After several additional ballots today, the laity elected their 14-member delegation to General Conference. Only one of the 14 was not on the so-called “Vision Team”, the innocuously named group of hard-line conservatives. This process took ten ballots in total. On the first ballot for Jurisdictional Conference, however, the laity elected all 14 delegates at once! Remarkable? Yes, somewhat. However, we were choosing from a much smaller overall pool of candidates. And just to cut through any potential suspense, no, I was not chosen for either delegation. The conservatives filled 9 of the 14 Jurisdictional delegate slots as well.
For inclusivity reporting purposes, the GC delegation has two African-American women, three white women, and nine white men. Why does this not look to me like the average church attendance? The JC delegation is a little better, with two AA women, two AA men, five white women, four white men, and one Korean man. The very last person elected is a woman about whom I feel very good as a representative, but she is woefully outnumbered.
Ironically enough, the Conference passed a resolution tonight calling on General Conference to consider, in their elections and appointments, “members with differing Christian theological perspectives and to perfecting the representation of gender and racial and ethnic groups, taking into account membership elected by the jurisdictions and general conference.”
As for the clergy side, they managed to elect a few more folks to GC, but they have a long way to go. We laity still have to elect five additional reserve delegates, and there’s a chance we can get another progressive or moderate person in that contingent; however, there are exactly five members of the “Vision Team” remaining, so it’s possible that their supporters might simply bloc vote all of them in.
Is there anything good going on in Athens? Well, yes. Today was our Great Day of Service, although that was cut short by the need to return for voting and business sessions. I spent a few hours out at Roots, a CSA (Community Supported Agriculture) farm featuring locally grown, organic, sustainable-farmed produce raised in a co-op structure. Although we didn’t have time to do much work, we did learn a bit about the operations of the farm, and as a lot of the volunteers there were young adults, I think they gained some insights into the nature of our agricultural practices and how those relate to environmental stewardship and creation care.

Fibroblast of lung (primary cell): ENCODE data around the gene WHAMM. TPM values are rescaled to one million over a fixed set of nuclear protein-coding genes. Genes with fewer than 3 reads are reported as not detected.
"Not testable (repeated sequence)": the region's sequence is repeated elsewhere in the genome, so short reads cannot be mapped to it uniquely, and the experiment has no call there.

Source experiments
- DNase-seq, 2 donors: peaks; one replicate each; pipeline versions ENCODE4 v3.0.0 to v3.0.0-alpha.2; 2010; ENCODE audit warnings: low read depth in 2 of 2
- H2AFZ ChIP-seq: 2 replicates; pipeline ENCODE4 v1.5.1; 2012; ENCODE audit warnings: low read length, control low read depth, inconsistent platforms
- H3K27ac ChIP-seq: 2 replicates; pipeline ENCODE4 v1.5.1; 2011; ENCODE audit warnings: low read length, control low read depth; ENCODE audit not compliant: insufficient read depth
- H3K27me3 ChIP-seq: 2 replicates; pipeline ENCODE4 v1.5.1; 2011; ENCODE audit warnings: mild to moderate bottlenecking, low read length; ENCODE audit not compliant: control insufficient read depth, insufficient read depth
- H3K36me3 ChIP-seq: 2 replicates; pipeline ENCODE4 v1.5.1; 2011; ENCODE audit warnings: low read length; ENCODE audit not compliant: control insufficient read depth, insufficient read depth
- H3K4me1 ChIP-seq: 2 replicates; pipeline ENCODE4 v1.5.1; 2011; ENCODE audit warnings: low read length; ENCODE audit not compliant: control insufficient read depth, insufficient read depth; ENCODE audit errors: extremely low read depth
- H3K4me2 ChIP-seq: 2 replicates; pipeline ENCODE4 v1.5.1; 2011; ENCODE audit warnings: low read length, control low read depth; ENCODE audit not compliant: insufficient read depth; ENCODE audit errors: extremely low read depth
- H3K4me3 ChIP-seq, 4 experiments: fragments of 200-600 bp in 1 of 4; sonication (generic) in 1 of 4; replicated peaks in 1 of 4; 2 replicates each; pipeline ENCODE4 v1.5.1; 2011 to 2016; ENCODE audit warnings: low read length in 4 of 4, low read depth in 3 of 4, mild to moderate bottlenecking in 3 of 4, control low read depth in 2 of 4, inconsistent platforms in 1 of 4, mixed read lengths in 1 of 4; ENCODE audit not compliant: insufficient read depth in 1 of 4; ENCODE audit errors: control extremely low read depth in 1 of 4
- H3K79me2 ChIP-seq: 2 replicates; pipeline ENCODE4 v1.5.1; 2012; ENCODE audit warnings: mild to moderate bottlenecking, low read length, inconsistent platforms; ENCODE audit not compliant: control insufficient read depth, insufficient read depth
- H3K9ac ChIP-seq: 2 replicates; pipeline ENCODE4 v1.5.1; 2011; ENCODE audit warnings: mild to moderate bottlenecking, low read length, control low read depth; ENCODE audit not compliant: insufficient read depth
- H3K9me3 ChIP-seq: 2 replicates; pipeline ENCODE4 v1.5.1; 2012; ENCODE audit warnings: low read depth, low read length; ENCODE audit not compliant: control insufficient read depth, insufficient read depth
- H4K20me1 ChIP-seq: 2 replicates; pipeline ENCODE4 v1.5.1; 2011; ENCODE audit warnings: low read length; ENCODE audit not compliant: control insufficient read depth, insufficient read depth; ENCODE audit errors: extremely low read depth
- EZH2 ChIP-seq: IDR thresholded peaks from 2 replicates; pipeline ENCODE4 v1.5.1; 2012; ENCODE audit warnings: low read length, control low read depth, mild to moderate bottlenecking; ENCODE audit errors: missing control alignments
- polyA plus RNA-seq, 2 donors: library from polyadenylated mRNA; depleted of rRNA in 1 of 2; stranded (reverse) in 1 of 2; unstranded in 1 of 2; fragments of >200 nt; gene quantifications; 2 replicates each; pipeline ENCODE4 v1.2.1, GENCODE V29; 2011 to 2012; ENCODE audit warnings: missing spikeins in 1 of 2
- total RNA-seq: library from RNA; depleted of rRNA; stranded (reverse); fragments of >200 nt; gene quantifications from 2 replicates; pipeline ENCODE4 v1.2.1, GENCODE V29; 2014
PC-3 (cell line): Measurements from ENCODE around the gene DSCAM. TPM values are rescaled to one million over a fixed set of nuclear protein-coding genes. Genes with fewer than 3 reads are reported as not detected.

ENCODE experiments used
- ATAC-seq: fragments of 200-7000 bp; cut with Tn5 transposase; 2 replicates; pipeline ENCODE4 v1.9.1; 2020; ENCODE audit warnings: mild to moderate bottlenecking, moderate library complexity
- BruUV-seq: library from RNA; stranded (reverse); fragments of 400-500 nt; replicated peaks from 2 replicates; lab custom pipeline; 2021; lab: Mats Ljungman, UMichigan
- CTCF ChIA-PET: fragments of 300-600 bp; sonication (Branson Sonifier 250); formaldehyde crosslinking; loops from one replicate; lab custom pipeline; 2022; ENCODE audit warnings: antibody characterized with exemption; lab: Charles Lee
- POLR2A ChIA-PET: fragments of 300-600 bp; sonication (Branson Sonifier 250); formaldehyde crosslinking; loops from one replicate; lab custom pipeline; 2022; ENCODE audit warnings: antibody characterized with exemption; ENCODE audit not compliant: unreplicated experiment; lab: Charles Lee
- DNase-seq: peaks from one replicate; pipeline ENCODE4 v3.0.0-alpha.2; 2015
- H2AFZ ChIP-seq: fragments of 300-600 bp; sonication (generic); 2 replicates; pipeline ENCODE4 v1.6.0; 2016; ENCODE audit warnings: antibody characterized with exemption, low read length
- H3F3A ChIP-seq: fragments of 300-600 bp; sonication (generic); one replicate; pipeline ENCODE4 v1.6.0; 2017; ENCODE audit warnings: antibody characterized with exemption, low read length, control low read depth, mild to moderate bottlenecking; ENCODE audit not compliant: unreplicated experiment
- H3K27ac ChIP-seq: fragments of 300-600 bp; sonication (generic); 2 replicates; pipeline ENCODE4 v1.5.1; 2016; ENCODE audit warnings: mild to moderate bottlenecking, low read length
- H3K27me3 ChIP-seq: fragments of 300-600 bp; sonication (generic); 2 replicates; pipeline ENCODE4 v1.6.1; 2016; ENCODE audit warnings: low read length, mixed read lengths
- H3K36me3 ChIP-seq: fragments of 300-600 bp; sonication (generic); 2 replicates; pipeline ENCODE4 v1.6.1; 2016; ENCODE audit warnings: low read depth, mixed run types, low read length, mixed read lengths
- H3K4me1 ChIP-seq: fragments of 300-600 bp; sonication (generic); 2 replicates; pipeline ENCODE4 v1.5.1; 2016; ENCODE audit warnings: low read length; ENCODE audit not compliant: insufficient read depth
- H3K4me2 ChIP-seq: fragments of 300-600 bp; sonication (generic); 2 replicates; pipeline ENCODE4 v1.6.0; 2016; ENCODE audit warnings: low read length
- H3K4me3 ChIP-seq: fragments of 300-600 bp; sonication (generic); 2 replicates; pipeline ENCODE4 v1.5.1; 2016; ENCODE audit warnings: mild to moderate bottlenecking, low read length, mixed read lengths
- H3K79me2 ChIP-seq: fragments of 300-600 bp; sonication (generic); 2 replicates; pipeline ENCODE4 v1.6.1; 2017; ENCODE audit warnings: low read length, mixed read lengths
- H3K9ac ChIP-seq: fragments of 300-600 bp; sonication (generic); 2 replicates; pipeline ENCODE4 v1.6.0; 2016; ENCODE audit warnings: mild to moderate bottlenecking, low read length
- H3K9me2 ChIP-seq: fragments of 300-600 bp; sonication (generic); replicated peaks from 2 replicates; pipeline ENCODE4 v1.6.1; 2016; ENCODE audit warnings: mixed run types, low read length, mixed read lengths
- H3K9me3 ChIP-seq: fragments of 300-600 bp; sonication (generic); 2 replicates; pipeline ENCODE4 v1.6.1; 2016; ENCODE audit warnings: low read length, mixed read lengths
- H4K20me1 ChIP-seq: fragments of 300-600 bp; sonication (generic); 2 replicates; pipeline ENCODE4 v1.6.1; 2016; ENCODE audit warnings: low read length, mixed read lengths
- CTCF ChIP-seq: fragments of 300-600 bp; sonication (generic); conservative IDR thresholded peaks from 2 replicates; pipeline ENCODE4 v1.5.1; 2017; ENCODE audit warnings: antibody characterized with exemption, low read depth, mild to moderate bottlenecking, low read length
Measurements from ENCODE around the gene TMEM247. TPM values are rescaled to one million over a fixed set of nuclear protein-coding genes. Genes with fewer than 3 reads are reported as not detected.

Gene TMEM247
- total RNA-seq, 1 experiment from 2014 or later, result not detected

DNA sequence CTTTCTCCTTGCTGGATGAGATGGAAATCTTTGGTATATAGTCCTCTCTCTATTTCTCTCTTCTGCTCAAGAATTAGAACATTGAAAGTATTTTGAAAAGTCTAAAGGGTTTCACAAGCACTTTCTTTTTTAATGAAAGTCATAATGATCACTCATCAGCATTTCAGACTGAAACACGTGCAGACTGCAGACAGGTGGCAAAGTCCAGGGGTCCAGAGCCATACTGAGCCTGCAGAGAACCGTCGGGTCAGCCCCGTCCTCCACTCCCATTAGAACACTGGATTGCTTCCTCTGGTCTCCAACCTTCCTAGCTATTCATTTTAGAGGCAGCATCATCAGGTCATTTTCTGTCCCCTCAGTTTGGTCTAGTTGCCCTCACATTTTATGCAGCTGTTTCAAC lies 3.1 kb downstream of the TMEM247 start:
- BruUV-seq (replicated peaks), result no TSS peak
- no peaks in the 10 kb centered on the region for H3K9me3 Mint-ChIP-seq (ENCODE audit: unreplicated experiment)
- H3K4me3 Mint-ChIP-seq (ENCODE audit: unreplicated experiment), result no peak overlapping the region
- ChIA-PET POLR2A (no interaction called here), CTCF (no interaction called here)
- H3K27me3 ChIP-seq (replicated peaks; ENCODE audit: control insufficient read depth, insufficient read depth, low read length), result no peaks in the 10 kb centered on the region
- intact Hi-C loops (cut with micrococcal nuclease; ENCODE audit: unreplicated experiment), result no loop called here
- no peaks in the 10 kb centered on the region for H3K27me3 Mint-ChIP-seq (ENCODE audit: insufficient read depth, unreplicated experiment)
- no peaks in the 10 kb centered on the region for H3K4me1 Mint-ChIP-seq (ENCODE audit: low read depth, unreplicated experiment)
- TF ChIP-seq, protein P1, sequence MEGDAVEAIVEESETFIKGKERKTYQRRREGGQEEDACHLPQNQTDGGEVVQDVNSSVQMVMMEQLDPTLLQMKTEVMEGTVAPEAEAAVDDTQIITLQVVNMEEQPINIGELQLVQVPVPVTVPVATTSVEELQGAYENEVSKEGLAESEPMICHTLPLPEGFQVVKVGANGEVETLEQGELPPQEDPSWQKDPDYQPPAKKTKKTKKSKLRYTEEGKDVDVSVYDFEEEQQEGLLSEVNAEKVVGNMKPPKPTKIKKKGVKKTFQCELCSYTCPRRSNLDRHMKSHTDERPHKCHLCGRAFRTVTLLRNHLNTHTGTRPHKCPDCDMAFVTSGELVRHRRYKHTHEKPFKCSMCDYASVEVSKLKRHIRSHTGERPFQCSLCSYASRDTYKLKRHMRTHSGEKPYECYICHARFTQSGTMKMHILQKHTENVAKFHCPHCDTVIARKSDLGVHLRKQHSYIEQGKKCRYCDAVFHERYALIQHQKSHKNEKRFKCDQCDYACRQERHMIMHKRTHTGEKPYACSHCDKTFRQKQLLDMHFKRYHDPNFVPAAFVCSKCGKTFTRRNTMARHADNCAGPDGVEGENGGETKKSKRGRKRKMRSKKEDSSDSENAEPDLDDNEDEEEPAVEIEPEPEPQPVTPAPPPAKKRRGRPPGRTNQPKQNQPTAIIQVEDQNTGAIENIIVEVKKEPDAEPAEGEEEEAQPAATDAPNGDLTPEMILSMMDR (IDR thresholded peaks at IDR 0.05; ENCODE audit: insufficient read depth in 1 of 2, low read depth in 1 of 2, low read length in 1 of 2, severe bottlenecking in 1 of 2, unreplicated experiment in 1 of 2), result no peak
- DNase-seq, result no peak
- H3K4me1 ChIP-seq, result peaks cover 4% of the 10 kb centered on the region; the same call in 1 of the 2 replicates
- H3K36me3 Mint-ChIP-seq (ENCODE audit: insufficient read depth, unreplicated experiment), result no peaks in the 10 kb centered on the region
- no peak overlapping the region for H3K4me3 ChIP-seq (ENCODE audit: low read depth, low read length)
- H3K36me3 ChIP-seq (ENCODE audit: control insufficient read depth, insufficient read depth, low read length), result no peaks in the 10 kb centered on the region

Speaking of environmental stewardship, tomorrow’s MFSA (Methodist Federal for Social Action) breakfast speaker will be Georgia Interfaith Power & Light’s Director, Katy Hinman. Somehow I’ll manage to get up for a 7:00 a.m. breakfast in order to hear her.
I’ll close with one other positive note: Rex presented the Eleanor Richardson Award for Social Justice today, which is given each year to honor a recipient who has worked for social justice causes in the NGUMC. This year’s posthumous recipient was Rev. Sally Daniel, former pastor of Grant Park UMC and former Conference director of ministry to persons with AIDS. In presenting the award, Rex got to say to the whole Conference that one of Rev. Daniel’s accomplishments was pastoring Grant Park as it became one of the first churches in the Conference to fully welcome and include gays and lesbians. So now there have been two positive references to the inclusion of the LBGT community at AC: one by me in my candidate’s speech, and one by Rex today. We’re not the only ones in the Conference who feel this way, though – despite my mediocre showing in the balloting, I continue to have people come up to me and tell me they thought my speech was great, and that they support my candidacy, and most importantly that they believe in the things I said and hope the Church continues to move in that more positive, inclusive direction. So Frodo may have lost the ring for now, but we must continue to believe and hope and work and strive for the day when love and justice will triumph over fear.